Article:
Welcome! Get the information you need to win at parenting without losing yourself.
January 25, 2018
Apparently, there is a shimmering mermaid living in my house. She sings “We Are The Daughters of Triton” at the top of her lungs. She pretends to scatter shells for the merfolk in her kingdom on the pool steps while we’re on vacation. And she even picked out a blue mermaid swimsuit, complete with scales and a jeweled neckline, for our trip to Hawaii. Raising daughters is always an adventure (for help with the hard parts, click here for a free guide to toddler tantrums).
When my daughter is not playing sea kingdom, she is almost always in full princess gear. We do have a rule that no costumes are allowed for school, music class or soccer (it’s just too distracting) but, otherwise, it’s on. To say she is usually in pink or purple or some other variation on that theme would be a huge understatement- the girl lives for girlie.
And, of course, you know how it goes- once the word gets out that there’s a girl interested in princess stuff in the house, all future gifts from every relative and friend tend to fit that theme. At least I think that’s how I ended up with 20 dress-up costumes hanging neatly in my playroom. My little royal wants to wear her crown and necklace whether we’re headed to Target or to the airport- it doesn’t really matter the destination.
The other day, at the coffee shop in a full-on Snow White outfit my eldest picked out herself, I watched the reactions of two patrons toward her. One rolled her eyes and snarked, the other grinned and gave me a knowing wink. I get the gut response of both onlookers: the desire to not let our daughters’ accomplishments stop at being saved by Prince Charming, the fact that kids have minds of their own and often have a very specific wardrobe plan from the moment they wake up, the reality that most parents learn to roll with it sooner or later. They clearly haven’t raised daughters.
But there is a limit. When I think about how far is too far when it comes to the whole princess thing, it really boils down to one thing. What is my child learning as she plays? My goal (the same goal I would have if my house was filled with all boys) is to support and encourage my children to fall in love with learning and to embrace imaginative play. And that means encouraging them to fall in love with learning whatever THEY are the most excited about. If they’re into superheroes, awesome. Explorers? Sweet. Math and science? Works for me. Far be it from me to make decisions for my littles as to who they will get excited about imagining themselves to be.
It’s going take more than an outfit choice to determine my kids’ futures. I feel confident I’m still leading them down a path of empowerment. That’s because, while I’m easy on the wardrobe choices, I’m a stickler when it comes to these things:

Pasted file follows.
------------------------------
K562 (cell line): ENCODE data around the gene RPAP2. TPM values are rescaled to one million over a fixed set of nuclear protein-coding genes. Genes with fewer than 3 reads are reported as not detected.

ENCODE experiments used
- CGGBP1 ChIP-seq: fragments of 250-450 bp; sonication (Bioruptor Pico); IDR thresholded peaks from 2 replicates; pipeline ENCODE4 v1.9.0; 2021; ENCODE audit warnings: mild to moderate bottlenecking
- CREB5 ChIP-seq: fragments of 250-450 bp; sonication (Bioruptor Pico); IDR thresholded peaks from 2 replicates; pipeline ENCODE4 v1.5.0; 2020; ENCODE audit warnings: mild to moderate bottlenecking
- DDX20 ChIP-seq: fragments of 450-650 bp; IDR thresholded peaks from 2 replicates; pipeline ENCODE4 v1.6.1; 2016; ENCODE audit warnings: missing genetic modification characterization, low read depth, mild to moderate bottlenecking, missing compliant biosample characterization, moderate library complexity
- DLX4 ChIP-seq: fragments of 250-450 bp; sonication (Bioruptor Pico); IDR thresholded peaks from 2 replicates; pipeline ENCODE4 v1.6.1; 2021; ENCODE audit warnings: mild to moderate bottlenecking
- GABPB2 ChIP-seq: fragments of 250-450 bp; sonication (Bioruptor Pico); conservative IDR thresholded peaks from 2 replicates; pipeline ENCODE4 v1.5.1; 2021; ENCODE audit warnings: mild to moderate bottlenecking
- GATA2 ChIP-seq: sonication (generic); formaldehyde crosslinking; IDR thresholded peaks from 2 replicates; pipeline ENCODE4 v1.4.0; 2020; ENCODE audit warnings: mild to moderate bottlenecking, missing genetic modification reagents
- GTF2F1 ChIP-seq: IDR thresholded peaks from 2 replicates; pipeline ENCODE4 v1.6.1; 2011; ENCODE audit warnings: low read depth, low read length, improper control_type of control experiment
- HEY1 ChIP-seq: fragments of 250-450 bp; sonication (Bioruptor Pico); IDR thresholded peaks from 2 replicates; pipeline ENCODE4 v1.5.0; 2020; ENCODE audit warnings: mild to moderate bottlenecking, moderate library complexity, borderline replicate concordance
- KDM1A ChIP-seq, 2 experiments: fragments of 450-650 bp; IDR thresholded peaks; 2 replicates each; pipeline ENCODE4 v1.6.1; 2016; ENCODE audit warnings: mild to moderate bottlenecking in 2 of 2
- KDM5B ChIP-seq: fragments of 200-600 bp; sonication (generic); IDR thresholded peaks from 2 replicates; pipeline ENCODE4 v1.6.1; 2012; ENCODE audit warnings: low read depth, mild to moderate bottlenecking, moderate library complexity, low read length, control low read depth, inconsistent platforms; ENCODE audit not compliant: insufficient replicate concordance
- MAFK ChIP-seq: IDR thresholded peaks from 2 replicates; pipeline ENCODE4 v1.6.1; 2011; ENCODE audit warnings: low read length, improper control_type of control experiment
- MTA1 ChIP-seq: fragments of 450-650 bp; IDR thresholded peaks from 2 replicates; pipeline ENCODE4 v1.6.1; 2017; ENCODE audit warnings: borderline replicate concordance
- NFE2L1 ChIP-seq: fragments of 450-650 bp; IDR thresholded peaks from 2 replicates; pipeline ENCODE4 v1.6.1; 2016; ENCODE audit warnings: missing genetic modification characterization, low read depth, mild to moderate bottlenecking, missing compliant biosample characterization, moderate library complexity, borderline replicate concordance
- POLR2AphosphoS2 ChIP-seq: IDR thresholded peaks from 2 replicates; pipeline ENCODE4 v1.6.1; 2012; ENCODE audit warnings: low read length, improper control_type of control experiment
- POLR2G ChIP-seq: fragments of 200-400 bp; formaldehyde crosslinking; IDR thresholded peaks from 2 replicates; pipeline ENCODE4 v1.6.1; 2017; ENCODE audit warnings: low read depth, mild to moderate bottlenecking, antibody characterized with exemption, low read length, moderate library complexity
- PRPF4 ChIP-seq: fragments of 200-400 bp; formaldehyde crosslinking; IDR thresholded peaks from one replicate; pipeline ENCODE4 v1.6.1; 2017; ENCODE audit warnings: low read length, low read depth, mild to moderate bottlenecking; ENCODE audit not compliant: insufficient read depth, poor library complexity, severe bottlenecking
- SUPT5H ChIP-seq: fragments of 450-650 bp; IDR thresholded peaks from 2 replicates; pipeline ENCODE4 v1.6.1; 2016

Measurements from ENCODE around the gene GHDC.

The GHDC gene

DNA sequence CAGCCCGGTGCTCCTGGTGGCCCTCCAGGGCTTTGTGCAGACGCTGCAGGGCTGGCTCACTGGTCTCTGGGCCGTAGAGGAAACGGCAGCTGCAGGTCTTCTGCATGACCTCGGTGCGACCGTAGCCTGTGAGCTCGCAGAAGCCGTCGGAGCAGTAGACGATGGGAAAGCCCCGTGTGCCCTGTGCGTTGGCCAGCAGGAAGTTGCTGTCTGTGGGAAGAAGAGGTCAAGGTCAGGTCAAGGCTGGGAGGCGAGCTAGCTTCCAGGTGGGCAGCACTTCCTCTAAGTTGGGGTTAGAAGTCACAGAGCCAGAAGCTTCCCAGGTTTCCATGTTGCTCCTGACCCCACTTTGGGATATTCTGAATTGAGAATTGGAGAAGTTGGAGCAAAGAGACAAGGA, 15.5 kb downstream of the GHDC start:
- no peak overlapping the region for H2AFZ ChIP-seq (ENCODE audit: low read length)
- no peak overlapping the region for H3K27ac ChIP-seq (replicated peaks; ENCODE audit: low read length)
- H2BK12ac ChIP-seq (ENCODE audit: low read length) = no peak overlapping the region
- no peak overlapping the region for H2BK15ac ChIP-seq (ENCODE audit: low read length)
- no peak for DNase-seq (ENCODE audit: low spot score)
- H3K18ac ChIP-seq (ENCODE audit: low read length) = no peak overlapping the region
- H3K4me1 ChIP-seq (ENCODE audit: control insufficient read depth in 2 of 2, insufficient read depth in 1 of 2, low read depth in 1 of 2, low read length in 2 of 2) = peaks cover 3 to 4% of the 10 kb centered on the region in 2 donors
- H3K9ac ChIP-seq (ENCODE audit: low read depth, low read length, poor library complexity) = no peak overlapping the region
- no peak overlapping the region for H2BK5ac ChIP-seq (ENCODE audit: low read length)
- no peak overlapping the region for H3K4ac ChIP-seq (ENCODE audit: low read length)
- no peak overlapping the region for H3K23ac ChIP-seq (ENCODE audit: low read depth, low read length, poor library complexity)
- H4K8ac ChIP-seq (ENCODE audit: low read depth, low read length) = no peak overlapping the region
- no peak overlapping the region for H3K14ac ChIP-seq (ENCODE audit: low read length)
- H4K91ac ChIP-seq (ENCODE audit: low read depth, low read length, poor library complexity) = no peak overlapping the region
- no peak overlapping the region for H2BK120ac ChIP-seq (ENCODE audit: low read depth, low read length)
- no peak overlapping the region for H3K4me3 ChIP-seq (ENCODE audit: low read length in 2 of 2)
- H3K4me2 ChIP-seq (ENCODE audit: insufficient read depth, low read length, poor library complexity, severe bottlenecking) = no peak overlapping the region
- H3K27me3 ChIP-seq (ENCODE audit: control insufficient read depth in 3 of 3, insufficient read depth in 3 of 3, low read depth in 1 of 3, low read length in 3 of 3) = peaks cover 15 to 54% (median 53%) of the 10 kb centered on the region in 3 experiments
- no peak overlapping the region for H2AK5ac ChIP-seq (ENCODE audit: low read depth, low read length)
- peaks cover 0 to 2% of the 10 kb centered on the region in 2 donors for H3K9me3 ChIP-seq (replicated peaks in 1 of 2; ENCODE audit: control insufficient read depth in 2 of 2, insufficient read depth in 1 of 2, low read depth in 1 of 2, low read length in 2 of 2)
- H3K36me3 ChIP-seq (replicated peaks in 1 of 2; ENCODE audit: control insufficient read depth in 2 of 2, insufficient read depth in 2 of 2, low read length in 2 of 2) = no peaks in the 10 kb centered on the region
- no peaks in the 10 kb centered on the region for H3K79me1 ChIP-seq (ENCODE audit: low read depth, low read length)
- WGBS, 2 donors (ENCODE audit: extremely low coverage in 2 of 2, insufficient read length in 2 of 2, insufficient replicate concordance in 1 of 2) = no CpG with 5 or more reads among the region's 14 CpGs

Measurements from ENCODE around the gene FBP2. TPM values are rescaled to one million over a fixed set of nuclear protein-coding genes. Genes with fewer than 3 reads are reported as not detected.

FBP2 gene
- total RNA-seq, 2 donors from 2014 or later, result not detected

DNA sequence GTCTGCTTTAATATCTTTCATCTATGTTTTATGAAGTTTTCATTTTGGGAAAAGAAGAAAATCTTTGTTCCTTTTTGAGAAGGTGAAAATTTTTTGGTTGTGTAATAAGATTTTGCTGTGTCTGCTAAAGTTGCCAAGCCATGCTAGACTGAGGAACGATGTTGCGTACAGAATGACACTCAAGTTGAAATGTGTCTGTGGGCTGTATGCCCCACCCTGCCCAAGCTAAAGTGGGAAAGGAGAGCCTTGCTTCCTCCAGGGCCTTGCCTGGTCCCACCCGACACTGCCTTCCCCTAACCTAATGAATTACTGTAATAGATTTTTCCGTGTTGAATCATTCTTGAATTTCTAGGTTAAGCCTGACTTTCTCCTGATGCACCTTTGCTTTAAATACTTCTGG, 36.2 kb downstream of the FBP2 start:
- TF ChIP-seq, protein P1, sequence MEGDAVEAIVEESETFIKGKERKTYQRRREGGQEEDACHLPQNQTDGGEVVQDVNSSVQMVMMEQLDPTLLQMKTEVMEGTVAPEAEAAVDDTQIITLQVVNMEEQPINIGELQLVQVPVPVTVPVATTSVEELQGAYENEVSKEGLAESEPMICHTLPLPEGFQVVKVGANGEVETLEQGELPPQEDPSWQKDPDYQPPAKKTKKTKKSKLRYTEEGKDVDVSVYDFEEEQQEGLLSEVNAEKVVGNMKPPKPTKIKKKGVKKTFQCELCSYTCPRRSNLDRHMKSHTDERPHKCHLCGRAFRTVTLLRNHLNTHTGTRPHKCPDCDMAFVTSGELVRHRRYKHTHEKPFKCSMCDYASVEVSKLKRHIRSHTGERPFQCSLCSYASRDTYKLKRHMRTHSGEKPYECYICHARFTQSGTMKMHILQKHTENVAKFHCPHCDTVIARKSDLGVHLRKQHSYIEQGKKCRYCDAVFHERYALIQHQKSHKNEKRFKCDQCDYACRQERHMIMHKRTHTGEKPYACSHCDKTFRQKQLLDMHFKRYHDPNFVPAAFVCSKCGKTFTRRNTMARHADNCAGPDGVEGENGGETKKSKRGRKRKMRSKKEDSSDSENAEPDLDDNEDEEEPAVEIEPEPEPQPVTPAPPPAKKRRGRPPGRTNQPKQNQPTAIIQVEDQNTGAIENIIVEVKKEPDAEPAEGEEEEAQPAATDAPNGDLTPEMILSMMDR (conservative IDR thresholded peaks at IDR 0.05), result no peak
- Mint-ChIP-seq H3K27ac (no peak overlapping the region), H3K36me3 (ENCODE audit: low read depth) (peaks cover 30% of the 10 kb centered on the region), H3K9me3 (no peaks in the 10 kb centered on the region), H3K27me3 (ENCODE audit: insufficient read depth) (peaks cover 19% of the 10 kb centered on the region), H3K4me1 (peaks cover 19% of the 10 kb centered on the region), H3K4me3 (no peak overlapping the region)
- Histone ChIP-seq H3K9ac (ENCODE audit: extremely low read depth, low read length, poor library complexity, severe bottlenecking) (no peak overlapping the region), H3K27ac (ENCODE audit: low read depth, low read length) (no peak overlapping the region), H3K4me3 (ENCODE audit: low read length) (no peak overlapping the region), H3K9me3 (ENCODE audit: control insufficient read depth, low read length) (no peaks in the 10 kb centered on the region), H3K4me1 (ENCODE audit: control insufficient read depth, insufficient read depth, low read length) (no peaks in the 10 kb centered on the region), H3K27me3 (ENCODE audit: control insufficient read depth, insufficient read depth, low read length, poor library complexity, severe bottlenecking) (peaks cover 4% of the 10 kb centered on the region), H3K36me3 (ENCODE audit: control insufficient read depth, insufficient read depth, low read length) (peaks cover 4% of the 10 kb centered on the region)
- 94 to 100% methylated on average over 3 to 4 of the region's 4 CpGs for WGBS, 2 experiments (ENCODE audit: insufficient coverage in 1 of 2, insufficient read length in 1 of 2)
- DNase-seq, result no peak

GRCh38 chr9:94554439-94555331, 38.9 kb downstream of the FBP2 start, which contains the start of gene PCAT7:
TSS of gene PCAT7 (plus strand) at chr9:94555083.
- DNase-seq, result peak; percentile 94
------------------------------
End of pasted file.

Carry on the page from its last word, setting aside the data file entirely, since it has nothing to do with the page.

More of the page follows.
Our favorite books right now are Iggy Peck, Architect and Rosie Revere, Engineer. I also love Good Night Stories for Rebel Girls and the series Ordinary People Change The World– kid-friendly, inspiring true stories of male and female heroes who fight against all odds (and stereotypes) to accomplish their dreams. Olivia and the Fairy Princesses is my all-time favorite, super silly book about caring more about choosing your own path than about fitting onto someone else’s.
Chefs, photographers, lawyers, doctors, artists- I make sure my kids see that being successful means you love what you do and choose the profession that makes you satisfied- not the one that satisfies someone else’s expectations of you.
When we come across those books or shows, we try to talk through the gender roles that come up and we (usually in a silly way) question the assumptions those shows make. I remember listening to my husband read my eldest a bedtime story about Rapunzel last year, shifting the narrative slyly for her. “So why do you think The Prince wanted to go see Rapunzel? I think it’s cause she is SO good at Algebra- he thinks that’s really neat.” He probably knew I could hear him downstairs but, hey, I’ll take it!
Of course, I love my little girl’s girlfriends, but we mix it up. Diversity in gender, in ethnicity, in religion, in family make-up- the more my girls can appreciate the preferences and rituals of others, the better they can define their own as they mature. In the same vein, we talk about and demonstrate shared household and work responsibilities between my husband and I. My daughter knows I work full-time and run a website. “Mommy, how many visitors did you get this week?” She asks me all the time, then gives me a huge high-five as I tell her, “We’re killin’ it!”
It’s going to take way more than some pink gowns and a pair of fairy wings to pigeon-hole my babies. I’m focusing less on their chosen attire and more on their overall exposure and my overall messaging. I know they’ll end up whoever they’re supposed to be – princess, pirate or both.
Are you a modern mommy who wants self-care and parenting help? Check out our free self-care guide here.
AND visit our shop for sweet gifts for moms-to-be and new moms!
Sign up to receive the Modern Mommy Doc Newsletter. You'll receive exclusive tips and updates that will help you become a well-equipped parent:
Success! Now check your email to confirm your subscription.